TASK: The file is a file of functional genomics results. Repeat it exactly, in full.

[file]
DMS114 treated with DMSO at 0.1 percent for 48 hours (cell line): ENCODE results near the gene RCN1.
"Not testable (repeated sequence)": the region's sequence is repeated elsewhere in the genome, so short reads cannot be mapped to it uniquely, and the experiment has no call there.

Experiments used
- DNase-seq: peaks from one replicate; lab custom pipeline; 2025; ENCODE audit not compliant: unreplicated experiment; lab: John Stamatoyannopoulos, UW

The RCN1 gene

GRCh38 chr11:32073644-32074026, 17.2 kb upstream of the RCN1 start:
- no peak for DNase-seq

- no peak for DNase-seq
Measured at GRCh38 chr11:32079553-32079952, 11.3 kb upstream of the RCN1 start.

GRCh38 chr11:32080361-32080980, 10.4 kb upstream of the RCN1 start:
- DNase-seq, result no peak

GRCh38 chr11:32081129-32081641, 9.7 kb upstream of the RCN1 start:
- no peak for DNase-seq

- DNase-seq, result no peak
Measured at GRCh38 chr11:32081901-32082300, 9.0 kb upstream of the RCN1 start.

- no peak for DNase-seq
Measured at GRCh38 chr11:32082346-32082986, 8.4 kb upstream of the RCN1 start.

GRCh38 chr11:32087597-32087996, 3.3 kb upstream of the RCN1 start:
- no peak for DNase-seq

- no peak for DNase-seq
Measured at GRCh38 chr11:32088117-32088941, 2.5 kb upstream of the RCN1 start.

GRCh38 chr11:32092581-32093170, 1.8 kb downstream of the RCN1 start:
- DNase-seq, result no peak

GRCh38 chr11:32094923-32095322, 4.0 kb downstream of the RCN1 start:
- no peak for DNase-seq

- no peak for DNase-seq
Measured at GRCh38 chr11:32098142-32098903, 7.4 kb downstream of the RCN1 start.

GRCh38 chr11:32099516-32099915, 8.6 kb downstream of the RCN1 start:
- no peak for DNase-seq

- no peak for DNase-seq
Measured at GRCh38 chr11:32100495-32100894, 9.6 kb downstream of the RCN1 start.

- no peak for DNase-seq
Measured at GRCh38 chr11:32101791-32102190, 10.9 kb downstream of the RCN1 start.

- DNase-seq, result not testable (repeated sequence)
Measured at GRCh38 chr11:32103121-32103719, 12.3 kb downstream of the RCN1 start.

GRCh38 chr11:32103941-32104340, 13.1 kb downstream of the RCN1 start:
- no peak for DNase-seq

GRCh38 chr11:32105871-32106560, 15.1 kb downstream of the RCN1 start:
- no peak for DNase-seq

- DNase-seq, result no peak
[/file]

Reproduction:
DMS114 treated with DMSO at 0.1 percent for 48 hours (cell line): ENCODE results near the gene RCN1.
"Not testable (repeated sequence)": the region's sequence is repeated elsewhere in the genome, so short reads cannot be mapped to it uniquely, and the experiment has no call there.

Experiments used
- DNase-seq: peaks from one replicate; lab custom pipeline; 2025; ENCODE audit not compliant: unreplicated experiment; lab: John Stamatoyannopoulos, UW

The RCN1 gene

GRCh38 chr11:32073644-32074026, 17.2 kb upstream of the RCN1 start:
- no peak for DNase-seq

- no peak for DNase-seq
Measured at GRCh38 chr11:32079553-32079952, 11.3 kb upstream of the RCN1 start.

GRCh38 chr11:32080361-32080980, 10.4 kb upstream of the RCN1 start:
- DNase-seq, result no peak

GRCh38 chr11:32081129-32081641, 9.7 kb upstream of the RCN1 start:
- no peak for DNase-seq

- DNase-seq, result no peak
Measured at GRCh38 chr11:32081901-32082300, 9.0 kb upstream of the RCN1 start.

- no peak for DNase-seq
Measured at GRCh38 chr11:32082346-32082986, 8.4 kb upstream of the RCN1 start.

GRCh38 chr11:32087597-32087996, 3.3 kb upstream of the RCN1 start:
- no peak for DNase-seq

- no peak for DNase-seq
Measured at GRCh38 chr11:32088117-32088941, 2.5 kb upstream of the RCN1 start.

GRCh38 chr11:32092581-32093170, 1.8 kb downstream of the RCN1 start:
- DNase-seq, result no peak

GRCh38 chr11:32094923-32095322, 4.0 kb downstream of the RCN1 start:
- no peak for DNase-seq

- no peak for DNase-seq
Measured at GRCh38 chr11:32098142-32098903, 7.4 kb downstream of the RCN1 start.

GRCh38 chr11:32099516-32099915, 8.6 kb downstream of the RCN1 start:
- no peak for DNase-seq

- no peak for DNase-seq
Measured at GRCh38 chr11:32100495-32100894, 9.6 kb downstream of the RCN1 start.

- no peak for DNase-seq
Measured at GRCh38 chr11:32101791-32102190, 10.9 kb downstream of the RCN1 start.

- DNase-seq, result not testable (repeated sequence)
Measured at GRCh38 chr11:32103121-32103719, 12.3 kb downstream of the RCN1 start.

GRCh38 chr11:32103941-32104340, 13.1 kb downstream of the RCN1 start:
- no peak for DNase-seq

GRCh38 chr11:32105871-32106560, 15.1 kb downstream of the RCN1 start:
- no peak for DNase-seq

- DNase-seq, result no peak